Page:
To understand the significance of Christ’s Davidic reign and His prophetic fulfillment, we must revisit Israel’s history. When Israel asked for a king (see 1 Samuel 8), it was never God’s intention that a man rule Israel. He had always been their King. In giving them Saul, God taught them a painful lesson. It’s severity served to remind them well in its consequences. Saul slew the priests and became a raging lunatic. He literally went mad, and his end was a sign to Israel — he died falling upon his own sword. That’s when David, God’s chosen and anointed who was a man after His own heart, took the throne. David represented God’s heart for Israel and ruled the nation in righteousness and truth. David was a shepherd. But he was also a warrior, being very ‘lionesque’. He defeated all of Israel’s enemies and firmly established Jerusalem, leaving the nation at rest on every side by the time he died.
God promised David a perpetual reign: that he would have an heir who would sit upon his throne for generations without end (see 2 Samuel 7:12-16, Psalm 2, Psalm 89, Psalm 110, and Psalm 132). The ultimate plan was to restore kingship back to God. The manner in which God achieved this is unique. Christ’s fulfillment of the Davidic covenant is key to being proven as Israel’s promised Messiah. Through Christ God would once again rule His people Himself as He had always intended, doing so through His own Son. The Jews understood this plan, although they did not recognize their King — who came to them not as the “Lion of Judah” but as the “Lamb of God” (which was prerequisite to the prophetic fulfillment). When Jesus was crucified, the “Son of David” was heralded as “King of the Jews” (see John 19:19). As the rightful heir to the throne, Christ finally fulfills the prophecy given to Judah in Revelation 19:11-16:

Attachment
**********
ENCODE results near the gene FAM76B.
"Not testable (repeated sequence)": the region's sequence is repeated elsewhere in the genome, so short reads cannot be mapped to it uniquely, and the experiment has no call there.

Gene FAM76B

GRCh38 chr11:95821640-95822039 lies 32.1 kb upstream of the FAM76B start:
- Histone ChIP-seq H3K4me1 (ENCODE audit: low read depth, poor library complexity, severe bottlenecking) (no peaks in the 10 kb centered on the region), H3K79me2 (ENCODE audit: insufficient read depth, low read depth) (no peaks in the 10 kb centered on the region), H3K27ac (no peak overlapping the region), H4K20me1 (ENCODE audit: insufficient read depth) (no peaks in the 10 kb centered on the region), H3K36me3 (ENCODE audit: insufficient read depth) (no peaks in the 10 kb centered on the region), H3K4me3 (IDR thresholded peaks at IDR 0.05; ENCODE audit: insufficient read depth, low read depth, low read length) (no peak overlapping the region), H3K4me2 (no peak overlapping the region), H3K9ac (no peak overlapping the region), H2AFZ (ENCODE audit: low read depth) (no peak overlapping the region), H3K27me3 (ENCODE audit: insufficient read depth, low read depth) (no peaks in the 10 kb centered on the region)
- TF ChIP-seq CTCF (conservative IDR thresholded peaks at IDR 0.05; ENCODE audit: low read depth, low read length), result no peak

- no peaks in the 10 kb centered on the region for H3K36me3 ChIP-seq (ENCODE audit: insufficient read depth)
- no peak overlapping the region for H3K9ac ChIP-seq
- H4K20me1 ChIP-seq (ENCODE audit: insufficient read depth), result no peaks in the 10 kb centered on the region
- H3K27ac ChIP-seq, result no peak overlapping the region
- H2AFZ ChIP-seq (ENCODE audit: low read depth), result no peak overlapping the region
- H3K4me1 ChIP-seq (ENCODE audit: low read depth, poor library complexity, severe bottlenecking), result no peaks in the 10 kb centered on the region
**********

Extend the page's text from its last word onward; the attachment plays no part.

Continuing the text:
And I saw heaven opened, and behold a white horse; and he that sat upon him was called Faithful and True, and in righteousness he doth judge and make war. His eyes were as a flame of fire, and on his head were many crowns; and he had a name written, that no man knew, but he himself. And he was clothed with a vesture dipped in blood: and his name is called The Word of God. And the armies which were in heaven followed him upon white horses, clothed in fine linen, white and clean. And out of his mouth goeth a sharp sword, that with it he should smite the nations: and he shall rule them with a rod of iron: and he treadeth the winepress of the fierceness and wrath of Almighty God. and he hath on his vesture and on his thigh a name written, KING OF KINGS, AND LORD OF LORDS,” (Revelation 19:11-16, KJV).
In Peter’s dissertation from Acts we see Christ’s fulfillment of the Davidic covenant further validated and proven:
For David speaketh concerning him, I foresaw the Lord always before my face, for he is on my right hand, that I should not be moved: Therefore did my heart rejoice, and my tongue was glad; moreover also my flesh shall rest in hope: because thou wilt not leave my soul in hell, neither wilt thou suffer thine Holy One to see corruption. Thou hast made known to me the ways of life; thou shalt make me full of joy with thy countenance.
Men and brethren, let me freely speak unto you of the patriarch David, that he is both dead and buried, and his sepulchre is with us unto this day. Therefore being a prophet, and knowing that God had sworn with an oath to him, that of the fruit of his loins, according to the flesh, he would raise up Christ to sit on his throne; he seeing this before spake of the resurrection of Christ, that his soul was not left in hell, neither his flesh did see corruption. This Jesus hath God raised up, whereof we are all witnesses. Therefore being by the right hand of God exalted, and having received of the Father the promise of the Holy Ghost, he hath shed for this, which ye now see and hear. For David is not ascended into the heavens: but he saith himself, The Lord said unto my Lord, Sit thou on my right hand, until I make thy foes thy footstool. Therefore let all the house of Israel know assuredly, that God that made that same Jesus, whom ye have crucified, both Lord and Christ.
Now when they heard this, they were pricked in their heart…,” (Acts 2:24-37a, KJV).
As a son of Abraham and David, Christ fulfilled both the Abrahamic and Davidic covenants, which are clearly delineated and assured throughout the ancient biblical texts of the Old and New Testaments.
All of this is unpacked in verse 1. Any Jew reading it understands the enormity of the statement being made here. It’s of paramount significance. We often miss the validity of its revelation by merely glossing over. But in reality — it’s a heavyweight.